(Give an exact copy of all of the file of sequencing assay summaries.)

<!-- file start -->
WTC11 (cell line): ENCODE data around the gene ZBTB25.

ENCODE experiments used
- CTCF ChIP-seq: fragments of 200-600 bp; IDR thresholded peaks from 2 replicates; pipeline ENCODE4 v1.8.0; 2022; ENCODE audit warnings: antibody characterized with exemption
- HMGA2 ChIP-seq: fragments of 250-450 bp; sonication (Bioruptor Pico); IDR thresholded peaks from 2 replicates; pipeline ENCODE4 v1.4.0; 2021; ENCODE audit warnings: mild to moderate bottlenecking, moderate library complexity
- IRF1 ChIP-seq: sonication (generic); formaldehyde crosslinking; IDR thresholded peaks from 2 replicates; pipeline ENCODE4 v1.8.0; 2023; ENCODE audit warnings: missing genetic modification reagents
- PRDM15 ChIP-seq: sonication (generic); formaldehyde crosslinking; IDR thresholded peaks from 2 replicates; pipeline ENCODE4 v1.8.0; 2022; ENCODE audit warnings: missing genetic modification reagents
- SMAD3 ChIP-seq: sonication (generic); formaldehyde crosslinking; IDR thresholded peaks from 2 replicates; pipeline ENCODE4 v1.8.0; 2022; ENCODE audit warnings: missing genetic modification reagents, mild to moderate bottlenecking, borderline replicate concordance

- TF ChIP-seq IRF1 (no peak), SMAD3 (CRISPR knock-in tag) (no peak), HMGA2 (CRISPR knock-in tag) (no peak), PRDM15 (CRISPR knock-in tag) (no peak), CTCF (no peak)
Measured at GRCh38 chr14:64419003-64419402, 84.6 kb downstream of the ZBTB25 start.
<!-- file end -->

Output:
WTC11 (cell line): ENCODE data around the gene ZBTB25.

ENCODE experiments used
- CTCF ChIP-seq: fragments of 200-600 bp; IDR thresholded peaks from 2 replicates; pipeline ENCODE4 v1.8.0; 2022; ENCODE audit warnings: antibody characterized with exemption
- HMGA2 ChIP-seq: fragments of 250-450 bp; sonication (Bioruptor Pico); IDR thresholded peaks from 2 replicates; pipeline ENCODE4 v1.4.0; 2021; ENCODE audit warnings: mild to moderate bottlenecking, moderate library complexity
- IRF1 ChIP-seq: sonication (generic); formaldehyde crosslinking; IDR thresholded peaks from 2 replicates; pipeline ENCODE4 v1.8.0; 2023; ENCODE audit warnings: missing genetic modification reagents
- PRDM15 ChIP-seq: sonication (generic); formaldehyde crosslinking; IDR thresholded peaks from 2 replicates; pipeline ENCODE4 v1.8.0; 2022; ENCODE audit warnings: missing genetic modification reagents
- SMAD3 ChIP-seq: sonication (generic); formaldehyde crosslinking; IDR thresholded peaks from 2 replicates; pipeline ENCODE4 v1.8.0; 2022; ENCODE audit warnings: missing genetic modification reagents, mild to moderate bottlenecking, borderline replicate concordance

- TF ChIP-seq IRF1 (no peak), SMAD3 (CRISPR knock-in tag) (no peak), HMGA2 (CRISPR knock-in tag) (no peak), PRDM15 (CRISPR knock-in tag) (no peak), CTCF (no peak)
Measured at GRCh38 chr14:64419003-64419402, 84.6 kb downstream of the ZBTB25 start.